Scientists at the Department of Energy’s Oak Ridge National Laboratory are working to understand both the complex nature of uranium and the various oxide forms it can take during processing steps that might occur throughout the nuclear fuel cycle. An improved understanding of uranium oxides, which fuel the vast majority of the U.S nuclear power fleet, could lead to the development of improved fuels or waste storage materials.
ORNL researchers approached this problem computationally with help from the lab’s Compute and Data Environment for Science (CADES). Through CADES, ORNL staff members have access to computing resources that engineers tailor to specific projects, enabling management and analysis of massive datasets too cumbersome to tackle otherwise.
Amorphous uranium oxides are common, but the lack of a consistent structural order within them can be difficult to model. To address this challenge and accelerate the process of identifying novel uranium oxide phases, scientists in ORNL’s Nuclear Security Advanced Technologies Group evaluated the energy of 4,600 different potential crystal structures of uranium oxide compositions.
Using genetic algorithms—computational tools designed to efficiently solve problems according to the theory of natural selection—the team studied these structures on a CADES high-performance computing cluster called Metis, a two-cabinet Cray XK7 system.
This method helped them build statistical relationships between structural stability and the local uranium environment, two factors that affect the crystallinity of solid forms. Interpreting this information could lead to a more concrete understanding of how crystalline and amorphous uranium materials form in the nuclear fuel cycle.
“Our main goal is to try to understand some of these amorphous phases for uranium oxides,” said Ashley Shields, an ORNL postdoctoral associate. “They arise during the nuclear fuel cycle and are difficult to study, but we hope that our computational approach will help us better characterize samples of these materials.”
After determining that the project required a significant amount of computing power, CADES personnel provided Shields and her team with exclusive access to the entire Metis system for 15 days to evaluate these structures using the Universal Structure Predictor Evolutionary Xrystallography (USPEX) software package and the Vienna ab initio Simulation Package (VASP).
“Given the sheer number of calculations we had to execute to build this database of structures, we really needed the help of the CADES team,” Shields said. “Without their support, as well as recent advances in computing power and research from other groups to develop genetic algorithms specifically applied to structure prediction problems, this project wouldn’t have been possible.”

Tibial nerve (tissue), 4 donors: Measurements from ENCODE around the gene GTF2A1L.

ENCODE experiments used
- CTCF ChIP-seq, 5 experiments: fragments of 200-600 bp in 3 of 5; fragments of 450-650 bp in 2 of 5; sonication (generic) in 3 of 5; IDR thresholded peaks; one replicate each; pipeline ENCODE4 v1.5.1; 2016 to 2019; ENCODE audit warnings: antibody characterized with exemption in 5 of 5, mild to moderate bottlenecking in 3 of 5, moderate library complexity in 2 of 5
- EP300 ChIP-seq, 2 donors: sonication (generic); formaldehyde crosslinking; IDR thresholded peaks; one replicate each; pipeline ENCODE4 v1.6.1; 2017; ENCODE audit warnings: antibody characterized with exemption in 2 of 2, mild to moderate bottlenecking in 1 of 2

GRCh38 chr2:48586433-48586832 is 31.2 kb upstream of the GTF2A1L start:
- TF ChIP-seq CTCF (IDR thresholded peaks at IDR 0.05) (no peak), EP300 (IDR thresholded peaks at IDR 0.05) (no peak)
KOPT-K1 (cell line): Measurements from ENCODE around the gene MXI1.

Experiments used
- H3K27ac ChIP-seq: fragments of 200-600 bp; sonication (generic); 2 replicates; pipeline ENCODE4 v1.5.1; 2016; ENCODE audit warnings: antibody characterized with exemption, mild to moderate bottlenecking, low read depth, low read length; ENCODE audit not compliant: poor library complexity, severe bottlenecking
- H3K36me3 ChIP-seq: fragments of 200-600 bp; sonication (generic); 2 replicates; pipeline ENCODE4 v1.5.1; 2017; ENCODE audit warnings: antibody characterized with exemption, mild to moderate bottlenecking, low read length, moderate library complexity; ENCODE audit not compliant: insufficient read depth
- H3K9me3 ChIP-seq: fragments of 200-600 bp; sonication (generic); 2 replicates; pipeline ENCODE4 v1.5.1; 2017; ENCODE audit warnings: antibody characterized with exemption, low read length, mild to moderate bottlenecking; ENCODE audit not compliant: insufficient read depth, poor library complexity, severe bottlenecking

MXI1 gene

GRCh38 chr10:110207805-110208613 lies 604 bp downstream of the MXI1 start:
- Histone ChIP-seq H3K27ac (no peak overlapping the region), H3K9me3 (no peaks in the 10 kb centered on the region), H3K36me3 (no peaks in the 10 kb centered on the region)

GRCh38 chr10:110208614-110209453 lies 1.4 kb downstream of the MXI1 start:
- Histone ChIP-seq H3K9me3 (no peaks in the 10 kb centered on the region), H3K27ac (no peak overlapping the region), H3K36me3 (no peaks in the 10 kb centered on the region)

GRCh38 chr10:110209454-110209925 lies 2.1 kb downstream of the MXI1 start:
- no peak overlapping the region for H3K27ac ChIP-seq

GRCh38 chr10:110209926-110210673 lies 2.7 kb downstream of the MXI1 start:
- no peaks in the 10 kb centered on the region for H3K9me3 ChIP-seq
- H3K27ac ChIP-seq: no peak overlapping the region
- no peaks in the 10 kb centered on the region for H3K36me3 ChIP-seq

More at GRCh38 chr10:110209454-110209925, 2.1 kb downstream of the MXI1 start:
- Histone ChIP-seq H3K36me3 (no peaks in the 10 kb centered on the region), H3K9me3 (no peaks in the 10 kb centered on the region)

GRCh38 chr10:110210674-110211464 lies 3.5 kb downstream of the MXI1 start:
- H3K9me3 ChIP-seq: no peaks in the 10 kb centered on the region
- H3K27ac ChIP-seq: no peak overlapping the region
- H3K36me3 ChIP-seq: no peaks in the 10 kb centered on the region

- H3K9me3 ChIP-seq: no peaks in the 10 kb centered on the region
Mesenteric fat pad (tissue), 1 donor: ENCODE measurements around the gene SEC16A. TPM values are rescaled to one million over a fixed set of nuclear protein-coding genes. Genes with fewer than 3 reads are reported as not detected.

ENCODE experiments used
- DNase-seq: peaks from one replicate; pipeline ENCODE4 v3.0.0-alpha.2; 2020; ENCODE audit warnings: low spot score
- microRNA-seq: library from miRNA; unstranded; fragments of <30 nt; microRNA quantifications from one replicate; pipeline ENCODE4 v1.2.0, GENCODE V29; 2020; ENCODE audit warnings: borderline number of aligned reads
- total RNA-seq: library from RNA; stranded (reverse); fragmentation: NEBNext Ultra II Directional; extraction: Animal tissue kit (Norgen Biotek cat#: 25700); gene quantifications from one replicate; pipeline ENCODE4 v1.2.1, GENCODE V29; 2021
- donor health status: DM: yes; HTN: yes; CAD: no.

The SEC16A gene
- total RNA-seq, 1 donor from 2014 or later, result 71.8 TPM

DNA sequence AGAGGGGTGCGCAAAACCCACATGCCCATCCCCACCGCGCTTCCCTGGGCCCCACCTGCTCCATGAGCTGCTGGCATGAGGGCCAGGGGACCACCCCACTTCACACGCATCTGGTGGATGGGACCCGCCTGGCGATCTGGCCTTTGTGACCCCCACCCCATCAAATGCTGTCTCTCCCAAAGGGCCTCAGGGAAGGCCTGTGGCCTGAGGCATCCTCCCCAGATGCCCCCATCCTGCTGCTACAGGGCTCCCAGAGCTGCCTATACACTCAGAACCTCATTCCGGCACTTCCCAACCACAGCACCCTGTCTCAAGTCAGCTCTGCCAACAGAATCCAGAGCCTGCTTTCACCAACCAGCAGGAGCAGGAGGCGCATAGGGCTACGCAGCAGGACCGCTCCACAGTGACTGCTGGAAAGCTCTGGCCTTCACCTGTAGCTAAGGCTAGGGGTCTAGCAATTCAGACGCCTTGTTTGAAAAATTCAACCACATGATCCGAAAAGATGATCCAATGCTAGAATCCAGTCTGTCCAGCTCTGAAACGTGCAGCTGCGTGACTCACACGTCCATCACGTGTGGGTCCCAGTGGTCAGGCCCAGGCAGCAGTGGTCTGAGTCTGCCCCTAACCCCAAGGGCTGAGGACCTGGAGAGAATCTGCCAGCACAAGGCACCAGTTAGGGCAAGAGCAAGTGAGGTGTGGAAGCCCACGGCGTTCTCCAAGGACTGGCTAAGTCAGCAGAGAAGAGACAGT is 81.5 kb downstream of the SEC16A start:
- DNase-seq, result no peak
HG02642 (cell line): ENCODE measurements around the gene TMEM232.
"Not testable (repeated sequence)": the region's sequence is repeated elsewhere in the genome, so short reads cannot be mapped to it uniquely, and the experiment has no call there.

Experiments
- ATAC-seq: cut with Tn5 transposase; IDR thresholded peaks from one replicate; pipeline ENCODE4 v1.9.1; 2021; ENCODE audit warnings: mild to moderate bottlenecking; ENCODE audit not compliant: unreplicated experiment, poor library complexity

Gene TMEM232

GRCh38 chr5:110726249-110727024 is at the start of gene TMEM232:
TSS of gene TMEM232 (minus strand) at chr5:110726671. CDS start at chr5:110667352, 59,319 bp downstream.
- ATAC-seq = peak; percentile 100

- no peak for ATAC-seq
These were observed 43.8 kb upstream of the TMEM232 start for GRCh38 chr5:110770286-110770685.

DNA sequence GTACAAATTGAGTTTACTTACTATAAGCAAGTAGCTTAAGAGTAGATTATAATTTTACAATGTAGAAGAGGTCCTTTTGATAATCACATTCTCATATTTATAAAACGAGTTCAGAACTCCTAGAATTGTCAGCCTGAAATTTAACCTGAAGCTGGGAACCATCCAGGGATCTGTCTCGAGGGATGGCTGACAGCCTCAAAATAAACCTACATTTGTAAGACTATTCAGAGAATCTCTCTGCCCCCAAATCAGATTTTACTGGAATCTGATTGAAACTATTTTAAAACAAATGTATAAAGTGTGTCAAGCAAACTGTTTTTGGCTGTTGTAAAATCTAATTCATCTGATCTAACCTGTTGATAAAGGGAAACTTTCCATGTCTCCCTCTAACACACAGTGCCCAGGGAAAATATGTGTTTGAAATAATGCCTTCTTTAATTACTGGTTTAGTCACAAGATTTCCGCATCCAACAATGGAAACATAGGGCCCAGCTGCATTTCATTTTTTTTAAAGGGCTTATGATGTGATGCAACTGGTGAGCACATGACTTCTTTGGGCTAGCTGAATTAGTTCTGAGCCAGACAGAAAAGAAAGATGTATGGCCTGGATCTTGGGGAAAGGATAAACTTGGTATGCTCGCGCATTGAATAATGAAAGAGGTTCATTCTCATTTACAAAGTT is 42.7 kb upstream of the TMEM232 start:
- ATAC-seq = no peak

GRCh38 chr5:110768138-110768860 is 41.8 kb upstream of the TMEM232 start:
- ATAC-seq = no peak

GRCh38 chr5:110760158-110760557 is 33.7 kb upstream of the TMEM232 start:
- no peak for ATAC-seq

Shields and her team identified a potentially stable crystalline phase for a material, U2O7, which has only been observed experimentally as an amorphous phase. To learn more about this phase, they studied 2,700 possible crystal geometries for U2O7 in addition to the 4,600 original structures. Their findings are published in Optical Materials.
Because an amorphous U2O7 material can be made from amorphous UO3, NSAT’s Andrew Miskowiec and Jennifer Niedziela led experiments aiming to crystallize U2O7 from samples of UO3. To support this effort, Shields compared the simulated effects of pressure on known phases of UO3 and the predicted U2O7 structure, identifying pressures where experimentally observable structural changes may take place.
“We haven’t found crystalline U2O7 in the lab yet, but what we did find was really unusual pressure behavior in amorphous UO3, which led us to some really interesting physics that we’re still working to fully understand,” Shields said.
Despite lacking definitive proof of crystalline U2O7’s existence, the team noted features in the predicted structure that correspond well with features in amorphous U2O7. They identified potential coordination geometries, or atomic patterns, in line with the material. Most striking among these observations was the discovery of peroxide units in the predicted structure.
“It’s already proven useful to have this database of structures because clearly just looking at known crystalline phases for one material like UO3 does not provide enough information to explain all the behaviors of an amorphous sample of the same material,” Shields said.
Linux Systems Engineer Ketan Maheshwari and Computer Systems Analyst Michael Galloway of CADES helped set up the computational components involved in the project, from modifying source code to make USPEX run more efficiently on Metis to creating post-processing scripts—tiny operations that extract information from computational results—to decipher scientific output.
“To help the team run at such a large scale and successfully use GPUs, we installed and tested VASP at scale on Metis and troubleshot the jobs as needed to ensure the work was done in a timely and efficient manner,” Maheshwari said.
Shields anticipates that this ongoing project will continue for at least another year and looks forward to other studies that apply machine learning and artificial intelligence concepts to uranium chemistry research. Currently, she is compiling a similar database composed of uranium fluorides, another key subset of materials involved in the nuclear fuel cycle.
Sponsors for this project include the National Nuclear Security Administration within DOE and the National Technical Nuclear Forensics Center within the US Department of Homeland Security.
UT-Battelle LLC manages ORNL for the Department of Energy’s Office of Science, the single largest supporter of basic research in the physical sciences in the United States. The Office of Science is working to address some of the most pressing challenges of our time. For more information, please visit https://science.energy.gov/.—Elizabeth Rosenthal